PHOENIX — Dozens of public schools would be able to throw out federal
education policy regulating academic standards, teacher evaluation requirements
and student tracking systems under a measure approved by the Arizona House on
The Republican-led House voted 36-23 along party lines to advance the measure
to the Senate after heated debate over the value of federal education dollars.
The proposed law would allow roughly 130 district and charter schools that
don’t receive federal money to ignore federal mandates. The exempted schools
would still need to follow any health, safety, civil rights and insurance
Republican Rep. Eddie Farnsworth said his bill promotes school sovereignty.
“It simply says, `Yes, we as a state have a right to decide what we are going
to do on education,”’ he said.
Critics fretted that if the measure becomes law, it would result in a
significant hit to Arizona’s education budget. Federal education funding is
generally linked to compliance.
“When we exempt these few schools from complying with federal regulations, all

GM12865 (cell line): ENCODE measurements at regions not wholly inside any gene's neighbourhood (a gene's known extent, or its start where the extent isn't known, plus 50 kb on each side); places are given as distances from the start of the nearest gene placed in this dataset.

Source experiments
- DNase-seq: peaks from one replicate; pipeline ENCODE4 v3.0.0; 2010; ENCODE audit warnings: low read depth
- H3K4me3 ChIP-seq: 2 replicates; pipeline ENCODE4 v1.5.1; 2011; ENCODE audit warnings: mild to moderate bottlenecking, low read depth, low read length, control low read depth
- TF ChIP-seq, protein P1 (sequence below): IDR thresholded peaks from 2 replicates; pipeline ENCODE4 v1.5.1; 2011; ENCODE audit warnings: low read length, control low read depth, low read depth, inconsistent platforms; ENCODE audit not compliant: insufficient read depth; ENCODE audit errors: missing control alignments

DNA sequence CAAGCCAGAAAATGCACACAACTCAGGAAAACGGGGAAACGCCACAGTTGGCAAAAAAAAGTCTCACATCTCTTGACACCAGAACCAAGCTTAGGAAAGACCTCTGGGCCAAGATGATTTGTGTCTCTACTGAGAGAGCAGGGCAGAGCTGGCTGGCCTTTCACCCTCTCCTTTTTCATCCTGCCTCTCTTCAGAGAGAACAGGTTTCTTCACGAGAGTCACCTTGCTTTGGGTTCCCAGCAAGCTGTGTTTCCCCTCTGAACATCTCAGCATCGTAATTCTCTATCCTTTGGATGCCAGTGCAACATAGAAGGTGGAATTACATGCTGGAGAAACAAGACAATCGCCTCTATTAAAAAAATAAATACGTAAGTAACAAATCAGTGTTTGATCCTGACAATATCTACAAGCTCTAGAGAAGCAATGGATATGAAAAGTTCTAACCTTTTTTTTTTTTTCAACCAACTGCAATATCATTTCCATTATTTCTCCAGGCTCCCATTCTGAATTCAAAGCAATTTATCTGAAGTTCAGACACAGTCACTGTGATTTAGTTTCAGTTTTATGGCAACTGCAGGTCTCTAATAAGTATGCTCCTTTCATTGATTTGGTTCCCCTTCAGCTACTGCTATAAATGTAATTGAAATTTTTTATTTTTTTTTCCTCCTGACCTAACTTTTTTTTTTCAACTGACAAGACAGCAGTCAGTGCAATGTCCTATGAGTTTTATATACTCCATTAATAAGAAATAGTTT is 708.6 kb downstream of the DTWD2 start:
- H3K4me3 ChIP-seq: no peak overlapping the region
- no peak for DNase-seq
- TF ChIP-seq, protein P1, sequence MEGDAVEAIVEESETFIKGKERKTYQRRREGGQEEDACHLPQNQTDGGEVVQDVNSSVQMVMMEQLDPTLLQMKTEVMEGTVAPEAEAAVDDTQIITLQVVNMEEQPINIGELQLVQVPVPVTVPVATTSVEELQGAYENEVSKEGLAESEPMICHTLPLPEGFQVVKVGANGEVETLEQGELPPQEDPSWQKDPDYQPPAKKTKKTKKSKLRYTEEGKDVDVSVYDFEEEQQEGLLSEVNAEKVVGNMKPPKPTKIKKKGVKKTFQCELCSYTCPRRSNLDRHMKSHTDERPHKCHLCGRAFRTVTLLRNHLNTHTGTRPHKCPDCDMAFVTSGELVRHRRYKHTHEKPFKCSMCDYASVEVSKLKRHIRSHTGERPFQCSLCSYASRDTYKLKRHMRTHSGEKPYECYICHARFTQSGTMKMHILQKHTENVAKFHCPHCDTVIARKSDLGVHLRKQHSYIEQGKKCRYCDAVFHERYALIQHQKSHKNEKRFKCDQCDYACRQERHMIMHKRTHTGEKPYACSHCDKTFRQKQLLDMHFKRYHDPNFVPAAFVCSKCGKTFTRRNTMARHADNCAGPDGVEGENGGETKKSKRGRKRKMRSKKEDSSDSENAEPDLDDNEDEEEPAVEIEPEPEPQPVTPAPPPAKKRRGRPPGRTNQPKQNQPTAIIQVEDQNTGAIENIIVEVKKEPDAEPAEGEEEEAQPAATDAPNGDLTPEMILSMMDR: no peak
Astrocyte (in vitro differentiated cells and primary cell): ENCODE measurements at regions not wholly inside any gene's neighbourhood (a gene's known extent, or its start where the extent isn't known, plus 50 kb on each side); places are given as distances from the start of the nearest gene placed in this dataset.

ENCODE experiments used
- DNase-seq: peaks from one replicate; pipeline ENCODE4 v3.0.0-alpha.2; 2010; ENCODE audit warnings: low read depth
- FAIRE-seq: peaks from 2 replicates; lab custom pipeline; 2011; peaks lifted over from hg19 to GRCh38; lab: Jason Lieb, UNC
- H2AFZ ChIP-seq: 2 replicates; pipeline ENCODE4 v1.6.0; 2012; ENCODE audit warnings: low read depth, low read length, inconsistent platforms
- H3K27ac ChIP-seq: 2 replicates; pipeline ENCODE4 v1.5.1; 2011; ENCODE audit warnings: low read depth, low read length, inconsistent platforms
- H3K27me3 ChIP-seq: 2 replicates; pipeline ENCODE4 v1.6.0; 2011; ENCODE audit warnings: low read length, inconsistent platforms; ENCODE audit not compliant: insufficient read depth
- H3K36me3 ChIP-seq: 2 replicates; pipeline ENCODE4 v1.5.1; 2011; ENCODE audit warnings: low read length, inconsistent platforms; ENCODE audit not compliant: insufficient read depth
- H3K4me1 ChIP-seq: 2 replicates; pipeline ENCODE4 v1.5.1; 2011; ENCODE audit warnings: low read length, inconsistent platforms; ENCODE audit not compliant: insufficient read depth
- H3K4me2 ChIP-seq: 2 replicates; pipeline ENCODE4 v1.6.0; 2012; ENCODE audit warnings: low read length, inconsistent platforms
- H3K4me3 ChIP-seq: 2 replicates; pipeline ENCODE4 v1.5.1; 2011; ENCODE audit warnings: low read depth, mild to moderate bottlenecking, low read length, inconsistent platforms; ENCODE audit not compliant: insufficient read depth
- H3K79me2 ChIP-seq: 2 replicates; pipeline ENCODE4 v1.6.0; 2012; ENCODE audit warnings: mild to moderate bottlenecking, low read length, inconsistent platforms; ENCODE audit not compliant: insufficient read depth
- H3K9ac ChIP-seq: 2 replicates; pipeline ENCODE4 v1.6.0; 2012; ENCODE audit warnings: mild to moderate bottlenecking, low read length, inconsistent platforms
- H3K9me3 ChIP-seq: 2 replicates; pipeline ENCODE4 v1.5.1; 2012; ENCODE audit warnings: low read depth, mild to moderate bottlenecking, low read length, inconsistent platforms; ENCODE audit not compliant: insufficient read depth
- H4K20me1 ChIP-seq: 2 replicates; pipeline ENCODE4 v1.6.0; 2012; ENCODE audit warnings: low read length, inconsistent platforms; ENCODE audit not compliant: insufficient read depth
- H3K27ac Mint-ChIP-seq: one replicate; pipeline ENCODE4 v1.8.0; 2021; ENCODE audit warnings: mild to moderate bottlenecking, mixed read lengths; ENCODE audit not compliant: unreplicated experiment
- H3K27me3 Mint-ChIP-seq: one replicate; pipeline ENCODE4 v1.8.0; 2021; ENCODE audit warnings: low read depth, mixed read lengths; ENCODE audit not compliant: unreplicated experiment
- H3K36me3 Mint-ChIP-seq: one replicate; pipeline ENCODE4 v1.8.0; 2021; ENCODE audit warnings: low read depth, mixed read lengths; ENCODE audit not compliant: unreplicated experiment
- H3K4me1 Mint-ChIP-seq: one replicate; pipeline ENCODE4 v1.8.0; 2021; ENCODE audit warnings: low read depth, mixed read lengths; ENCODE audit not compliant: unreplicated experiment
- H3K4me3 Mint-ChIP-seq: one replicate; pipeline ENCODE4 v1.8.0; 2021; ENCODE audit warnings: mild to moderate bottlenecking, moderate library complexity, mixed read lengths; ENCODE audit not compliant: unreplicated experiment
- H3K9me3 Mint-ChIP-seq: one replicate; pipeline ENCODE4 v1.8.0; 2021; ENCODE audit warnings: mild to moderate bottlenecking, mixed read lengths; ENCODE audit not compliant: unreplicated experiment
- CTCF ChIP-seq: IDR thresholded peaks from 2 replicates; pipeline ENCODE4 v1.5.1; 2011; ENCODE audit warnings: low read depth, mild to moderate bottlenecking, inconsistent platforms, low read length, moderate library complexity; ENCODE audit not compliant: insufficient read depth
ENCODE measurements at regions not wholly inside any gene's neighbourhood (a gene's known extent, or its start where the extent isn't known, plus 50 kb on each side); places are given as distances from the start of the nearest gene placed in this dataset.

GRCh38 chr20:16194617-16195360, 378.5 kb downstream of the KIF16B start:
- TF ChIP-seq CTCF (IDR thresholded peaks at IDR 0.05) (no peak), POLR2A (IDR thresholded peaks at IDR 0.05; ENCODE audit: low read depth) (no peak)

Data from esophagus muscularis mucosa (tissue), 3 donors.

of our schools in the state are at risk for losing federal funding,” said
Democratic Rep. Eric Meyer.
Farnsworth countered that Arizona lawmakers need to support good policy over
federal threats. He said federal education funding and regulations are
“When you talk about the federal government, I have no idea what they are
going to do. … Anytime I try to do anything, that’s what I hear: `We are going
to lose federal funding, we are going to lose federal funding,”’ Farnsworth
said. “There’s really not a lot of risk, but if it does happen then at some
point, we have to say, `This is the best policy for our state, and we will
defend it if we need to.”’
Republican Rep. Justin Pierce also urged lawmakers to ignore the Democrats’
“It’s a bit of a red herring when we ask people whether something is possible
or not,” he said. “Anything that is not impossible is possible.”
Cristina Silva can be reached at http://www.twitter.com/cristymsilva